26 May 2023

Capacity and workforce survey 2023

Over half of homecare providers are delivering less care than last year despite increasing demand for care   

New research by the Homecare Association has demonstrated the challenges facing the health and social care system, with over half of providers (54%) reporting that they are delivering less care than this time last year. This is despite almost three-quarters (74%) of providers stating that the demand for homecare had increased since the beginning of 2022.

Homecare providers have also seen a significant increase in demand for hospital discharge services – nearly two-thirds (64%) suggested there has been a rise in the quantity of care packages for people who were being discharged from hospital. Furthermore, 71% felt that there is an added time pressure to ensure a care package is arranged.

People leaving hospital need more complex care than before the pandemic, with more than half (56%) of homecare providers agreeing that more complex tasks were now being commissioned by the NHS.

The impact of the pressures on the health and care system is being felt by those who need healthcare, with 85% of providers saying that the people they support were finding it more difficult to access healthcare than this time last year.

Despite the thousands of people stuck in hospital awaiting discharge, 46% of private-pay providers had expressed an interest in providing homecare for discharge services but were not commissioned.

Homecare Association’s CEO, Dr Jane Townson OBE, said:

“Vacancies in homecare services in England are at 13%, more than four times the average for all jobs in the UK. Homecare simply cannot meet the increasing demand for support and providers have no choice but to turn down work as they cannot recruit the staff they need. Sadly, thousands of people are waiting for care in the community or are stuck in hospital when they could be at home if care were available.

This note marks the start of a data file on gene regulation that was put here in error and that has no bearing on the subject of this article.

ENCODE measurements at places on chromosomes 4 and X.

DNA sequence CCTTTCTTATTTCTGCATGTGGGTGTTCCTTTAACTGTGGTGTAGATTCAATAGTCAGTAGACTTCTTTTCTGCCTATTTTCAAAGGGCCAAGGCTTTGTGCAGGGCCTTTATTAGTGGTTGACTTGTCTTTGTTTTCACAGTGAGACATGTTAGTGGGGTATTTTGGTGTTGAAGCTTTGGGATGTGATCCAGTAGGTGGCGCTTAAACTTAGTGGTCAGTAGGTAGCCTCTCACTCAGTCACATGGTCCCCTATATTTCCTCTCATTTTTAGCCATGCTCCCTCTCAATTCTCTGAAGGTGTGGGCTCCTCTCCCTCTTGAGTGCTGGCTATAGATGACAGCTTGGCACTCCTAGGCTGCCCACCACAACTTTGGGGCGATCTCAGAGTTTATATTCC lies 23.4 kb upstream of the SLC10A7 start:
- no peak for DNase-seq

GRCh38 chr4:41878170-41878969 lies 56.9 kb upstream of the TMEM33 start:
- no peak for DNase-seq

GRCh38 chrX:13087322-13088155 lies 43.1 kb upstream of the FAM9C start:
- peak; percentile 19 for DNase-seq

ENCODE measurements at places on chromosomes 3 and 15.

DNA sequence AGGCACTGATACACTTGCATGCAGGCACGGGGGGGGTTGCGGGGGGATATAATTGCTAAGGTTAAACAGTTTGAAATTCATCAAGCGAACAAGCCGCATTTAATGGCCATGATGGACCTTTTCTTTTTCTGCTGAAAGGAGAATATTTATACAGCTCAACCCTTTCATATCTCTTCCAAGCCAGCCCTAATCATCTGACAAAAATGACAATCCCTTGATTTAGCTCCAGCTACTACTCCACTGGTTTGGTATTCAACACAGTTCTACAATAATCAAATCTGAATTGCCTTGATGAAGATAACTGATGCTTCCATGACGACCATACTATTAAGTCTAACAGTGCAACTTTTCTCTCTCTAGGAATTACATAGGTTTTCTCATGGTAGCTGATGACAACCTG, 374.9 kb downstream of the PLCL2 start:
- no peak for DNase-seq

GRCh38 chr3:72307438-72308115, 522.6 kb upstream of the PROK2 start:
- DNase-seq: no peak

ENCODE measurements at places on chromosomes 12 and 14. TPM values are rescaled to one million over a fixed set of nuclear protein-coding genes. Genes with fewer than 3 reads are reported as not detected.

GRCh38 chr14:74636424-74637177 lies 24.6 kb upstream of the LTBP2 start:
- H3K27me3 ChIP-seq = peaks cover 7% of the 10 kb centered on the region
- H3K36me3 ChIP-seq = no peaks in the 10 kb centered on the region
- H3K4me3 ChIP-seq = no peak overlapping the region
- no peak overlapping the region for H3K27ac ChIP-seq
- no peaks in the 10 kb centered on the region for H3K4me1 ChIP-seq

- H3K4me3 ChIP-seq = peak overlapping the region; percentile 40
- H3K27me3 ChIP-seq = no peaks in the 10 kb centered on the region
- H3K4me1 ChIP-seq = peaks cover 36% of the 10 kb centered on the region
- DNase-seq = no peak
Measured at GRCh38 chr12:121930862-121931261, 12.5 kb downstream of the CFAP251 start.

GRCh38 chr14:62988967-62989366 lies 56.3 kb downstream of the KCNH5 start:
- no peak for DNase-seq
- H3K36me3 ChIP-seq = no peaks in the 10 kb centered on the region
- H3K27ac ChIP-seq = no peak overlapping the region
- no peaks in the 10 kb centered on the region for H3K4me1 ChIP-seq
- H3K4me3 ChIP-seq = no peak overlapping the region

“We saw the lack of capacity in homecare impacting on the NHS last winter. Without adequate investment, we are concerned that, this year, there will be even more people waiting for help in the community or whose hospital discharge is delayed, leading to dangerously high ambulance and A&E wait times on top of growing waiting lists for diagnosis and treatment, which are already at over 7 million.

“Some regulated providers have capacity to accept people waiting for discharge from hospital but are not being commissioned. In some cases, this is because councils or the NHS will only work with providers they normally contract with. In other cases, it is because providers are unable to accept council or NHS fee rates that are too low even to cover the direct costs of staff wages at the national minimum wage or the other costs of running a homecare agency. In our view, public bodies should be funded to pay fee rates that enable compliance with NMW, good-quality services and the financial sustainability of providers.

“Without proper investment in homecare, which would improve careworkers’ pay and terms and conditions of employment, we will not be able to meet the growing demand for care, extend healthy life expectancy, reduce inequalities, take pressure off the NHS and reduce costs for the health and social care system.”

The Homecare Association calls on the government to:

  1. Provide adequate funding to local authorities to enable them to pay a fair price for care, so that careworkers can receive wages equivalent to Band 3 healthcare assistants in the NHS with 2+ years’ experience. According to the Homecare Association’s Minimum Price for Homecare 2023-24, this would require an hourly fee rate of at least £28.44.
  2. End the practice of local authorities and the NHS purchasing homecare ‘by-the-minute’, alternatively focusing on achieving the outcomes people want, enhanced by technology solutions.
  3. Work with the sector to develop a credible 10-year workforce strategy for social care, aligned with the NHS People Plan.

Read the full research here.